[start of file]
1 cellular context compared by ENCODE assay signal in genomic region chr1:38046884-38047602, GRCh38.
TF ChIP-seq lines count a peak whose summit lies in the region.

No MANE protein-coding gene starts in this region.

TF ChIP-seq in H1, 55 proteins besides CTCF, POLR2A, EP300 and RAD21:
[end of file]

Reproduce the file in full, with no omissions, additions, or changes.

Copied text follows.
1 cellular context compared by ENCODE assay signal in genomic region chr1:38046884-38047602, GRCh38.
TF ChIP-seq lines count a peak whose summit lies in the region.

No MANE protein-coding gene starts in this region.

TF ChIP-seq in H1, 55 proteins besides CTCF, POLR2A, EP300 and RAD21: